Lampocarya xanthocarpa Hook.f.; Gahnia ebenocarpa Hook.f. ex Kirk; Claudium xanthocarpum (Hook.f.) F.Muell.; Gahnia setifolia (A.Rich.) Hook.f. var. xanthocarpa (Hook.f.) Kük.
Vascular – Native
The National Vegetation Survey (NVS) Databank is a physical archive and electronic databank containing records of over 94,000 vegetation survey plots - including data from over 19,000 permanent plots. NVS maintains a standard set of species code abbreviations that correspond to standard scientific plant names from the Ngä Tipu o Aotearoa - New Zealand Plants database.
Current conservation status
The conservation status of all known New Zealand vascular plant taxa at the rank of species and below were reassessed in 2017 using the New Zealand Threat Classification System (NZTCS). This report includes a statistical summary and brief notes on changes since 2012 and replaces all previous NZTCS lists for vascular plants. Authors: By Peter J. de Lange, Jeremy R. Rolfe, John W. Barkla, Shannel P. Courtney, Paul D. Champion, Leon R. Perrie, Sarah M. Beadel, Kerry A. Ford, Ilse Breitwieser, Ines Schönberger, Rowan Hindmarsh-Walls, Peter B. Heenan and Kate Ladley.
2012 | Not Threatened
Previous conservation statuses
2009 | Not Threatened
2004 | Not Threatened
Endemic. North Island (from Te Paki south to Wellington but uncommon, or absent over some parts of this range), South Island (Nelson, Marlborough, Westland and Canterbury - where it is very uncommon).
Coastal to montane (up to 800 m a.s.l. - possibly more). Occupying a diverse range of habitats and vegetation associations, Gahnia xanthocarpa seems to prefer permanently damp situations within alluvial forest, swamp forest and the margins of lowland swamps, bogs and waterways
Robust perennial sedge arising from a lignaceous rootstock up to 30 mm diameter and forming densely tufted dark green tussocks up to 3.5 m tall. Culms 10 mm diameter (but up to 15 mm diameter at the base). Leaves = to or slightly < culms, not usually overtopping the panicle; lamina dark glossy green above, paler beneath, surfaces harshly scabrid, margins involute, ciliate just above the transverse line demarcating the sheath from the lamina, becoming more intensely scabrid higher up with a few longitudinal rows of teeth just inside the margin on the lamina undersides; sheaths dull, light pinkish brown, glabrous up to 40 mm wide. Panicles set well above foliage, drooping, 0.6-1.5 m long, heavily branched, primary branchlets up to 450 mm long. Spikelets 2-flowered, c.8 mm long, numerous, densely crowded, stalked, light chestnut-brown. Glumes 6-7; outer 3-4 empty, more or less equal, 7-8 mm long; inner 3 glumes smaller, 5-6 mm long, red-brown, or green-brown below and red brown towards apices. Stamens 4, bright red-brown. Style-branches 3-4. Nut 5-6 x 2-3 mm, fusiform, bright yellow maturing glossy black when fully ripe, sometimes slightly grooved, shortly stipitate, with alight orange-brown, obtuse, pubescent apex; endocarp transversely grooved within.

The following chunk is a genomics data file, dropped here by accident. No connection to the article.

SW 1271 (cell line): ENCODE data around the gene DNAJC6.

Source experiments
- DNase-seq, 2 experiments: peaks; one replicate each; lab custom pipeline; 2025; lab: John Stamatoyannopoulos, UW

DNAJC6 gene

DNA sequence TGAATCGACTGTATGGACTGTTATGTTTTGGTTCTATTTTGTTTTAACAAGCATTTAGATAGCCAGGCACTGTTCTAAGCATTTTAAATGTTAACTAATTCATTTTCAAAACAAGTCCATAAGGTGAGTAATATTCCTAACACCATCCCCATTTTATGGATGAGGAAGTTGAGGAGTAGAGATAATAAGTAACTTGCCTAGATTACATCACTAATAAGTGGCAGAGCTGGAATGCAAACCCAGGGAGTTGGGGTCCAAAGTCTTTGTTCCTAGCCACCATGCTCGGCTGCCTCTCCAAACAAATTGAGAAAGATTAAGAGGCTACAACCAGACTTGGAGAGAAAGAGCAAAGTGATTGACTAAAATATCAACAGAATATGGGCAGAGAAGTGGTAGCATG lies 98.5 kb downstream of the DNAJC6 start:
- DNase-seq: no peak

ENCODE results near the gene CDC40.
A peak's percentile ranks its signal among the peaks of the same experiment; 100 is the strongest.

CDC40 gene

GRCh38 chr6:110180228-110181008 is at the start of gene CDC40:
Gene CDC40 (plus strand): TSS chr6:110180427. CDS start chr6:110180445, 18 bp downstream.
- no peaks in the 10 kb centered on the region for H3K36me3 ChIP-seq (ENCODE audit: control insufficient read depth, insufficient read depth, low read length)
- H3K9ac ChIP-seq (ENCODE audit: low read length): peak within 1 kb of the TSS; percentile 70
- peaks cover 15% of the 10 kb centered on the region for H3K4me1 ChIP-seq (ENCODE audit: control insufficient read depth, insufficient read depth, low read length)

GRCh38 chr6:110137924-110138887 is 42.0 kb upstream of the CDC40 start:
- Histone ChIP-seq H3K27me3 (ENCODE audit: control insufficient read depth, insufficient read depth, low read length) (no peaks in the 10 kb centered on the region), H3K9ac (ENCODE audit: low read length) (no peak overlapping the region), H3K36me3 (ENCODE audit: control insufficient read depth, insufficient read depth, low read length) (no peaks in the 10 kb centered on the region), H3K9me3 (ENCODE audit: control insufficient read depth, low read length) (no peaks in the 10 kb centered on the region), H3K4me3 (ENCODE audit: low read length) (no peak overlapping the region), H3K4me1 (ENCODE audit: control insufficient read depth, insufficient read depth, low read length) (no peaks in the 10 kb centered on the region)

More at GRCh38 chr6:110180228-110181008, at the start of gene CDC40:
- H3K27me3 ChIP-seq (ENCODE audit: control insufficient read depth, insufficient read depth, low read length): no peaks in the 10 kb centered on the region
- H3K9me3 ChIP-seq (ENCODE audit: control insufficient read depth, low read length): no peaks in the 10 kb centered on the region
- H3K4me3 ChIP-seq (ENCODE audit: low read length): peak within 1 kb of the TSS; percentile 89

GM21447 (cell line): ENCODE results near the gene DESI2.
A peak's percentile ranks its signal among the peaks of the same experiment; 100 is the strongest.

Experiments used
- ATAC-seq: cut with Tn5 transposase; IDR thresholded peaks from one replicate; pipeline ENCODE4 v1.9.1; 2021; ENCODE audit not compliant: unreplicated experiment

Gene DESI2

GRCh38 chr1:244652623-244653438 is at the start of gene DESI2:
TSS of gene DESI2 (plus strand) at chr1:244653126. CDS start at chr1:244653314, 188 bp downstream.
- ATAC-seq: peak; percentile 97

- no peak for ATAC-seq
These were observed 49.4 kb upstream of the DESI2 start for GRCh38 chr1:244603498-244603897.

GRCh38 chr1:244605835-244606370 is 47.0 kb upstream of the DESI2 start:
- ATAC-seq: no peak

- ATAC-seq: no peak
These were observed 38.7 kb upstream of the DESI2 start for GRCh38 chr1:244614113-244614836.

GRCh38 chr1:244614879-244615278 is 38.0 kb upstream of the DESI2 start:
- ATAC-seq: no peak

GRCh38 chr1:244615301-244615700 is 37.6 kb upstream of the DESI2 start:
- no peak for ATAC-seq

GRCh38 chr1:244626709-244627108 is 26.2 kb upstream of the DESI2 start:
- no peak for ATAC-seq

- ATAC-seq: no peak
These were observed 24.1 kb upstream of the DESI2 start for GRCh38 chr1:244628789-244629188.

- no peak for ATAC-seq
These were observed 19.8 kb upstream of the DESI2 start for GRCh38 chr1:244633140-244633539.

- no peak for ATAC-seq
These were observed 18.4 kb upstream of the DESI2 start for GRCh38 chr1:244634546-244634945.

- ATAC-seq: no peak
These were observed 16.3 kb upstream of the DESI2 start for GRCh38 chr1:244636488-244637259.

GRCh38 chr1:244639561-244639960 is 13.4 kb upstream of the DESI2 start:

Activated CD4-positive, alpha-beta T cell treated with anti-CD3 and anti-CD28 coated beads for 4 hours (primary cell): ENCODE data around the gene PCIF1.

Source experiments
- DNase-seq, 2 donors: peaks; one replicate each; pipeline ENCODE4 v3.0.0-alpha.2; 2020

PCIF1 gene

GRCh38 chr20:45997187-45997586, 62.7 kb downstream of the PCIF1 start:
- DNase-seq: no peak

Gahnia xanthocarpa could only ever be confused with the other giants of the New Zealand species G. setifolia (A. Rich.) Hook.f. and G. rigida Kirk. Gahnia xanthocarpa frequently grows G. setifolia from which it is easily distinguished by its glossy dark green leaves, reddish brown spikelets which are > 7 mm long and dark glossy black nuts which are > 5 mm long. Gahnia xanthocarpa rarely grows with G. rigida from which it is easily distinguished by its drooping rather than rigidly erect panicle and dark glossy black nuts
January - April
Fruits may be found throughout the year
Florets are wind dispersed (Thorsen et al., 2009).
Can be difficult to cultivate. The seed is difficult to germinate, and plants resent root disturbance and usually die if transplanted. However, considerable success has been achieved growing plants and/or germinating seed in untreated saw dust. Despite these problems this is an attractive species well worth attempting to grow. Once established it flourishes in a range of conditions but does best planted in a permanently damp, humus-rich soil.
gahnia: After Gahn
xanthocarpa: Yellow fruit
There seems to be no basis for records of this species from Fiji and the New Hebrides. Lord Howe plants have recently been separated as a distinct endemic species Gahnia howense R.O.Gardner.
Notes on etymology
The specific epithet xanthocarpa literally ‘yellow-fruit’ is inappropriate and was given by accident because the type material is of a specimen J.D. Hooker did not realise was bearing immature nuts which in this species are bright yellow. When the nuts of this species mature they are diagnostically dark glossy black.
Fact Sheet prepared by P.J. de Lange (30 October 2005). Description adapted from Moore and Edgar (1970)
References and further reading
Moore, L.B.; Edgar, E. 1970: Flora of New Zealand. Vol. II. Government Printer, Wellington.
Thorsen, M. J.; Dickinson, K. J. M.; Seddon, P. J. 2009. Seed dispersal systems in the New Zealand flora. Perspectives in Plant Ecology, Evolution and Systematics 11: 285-309
Please cite as: de Lange, P.J. (Year at time of access): Gahnia xanthocarpa Fact Sheet (content continuously updated). New Zealand Plant Conservation Network. https://www.nzpcn.org.nz/flora/species/gahnia-xanthocarpa/ (Date website was queried)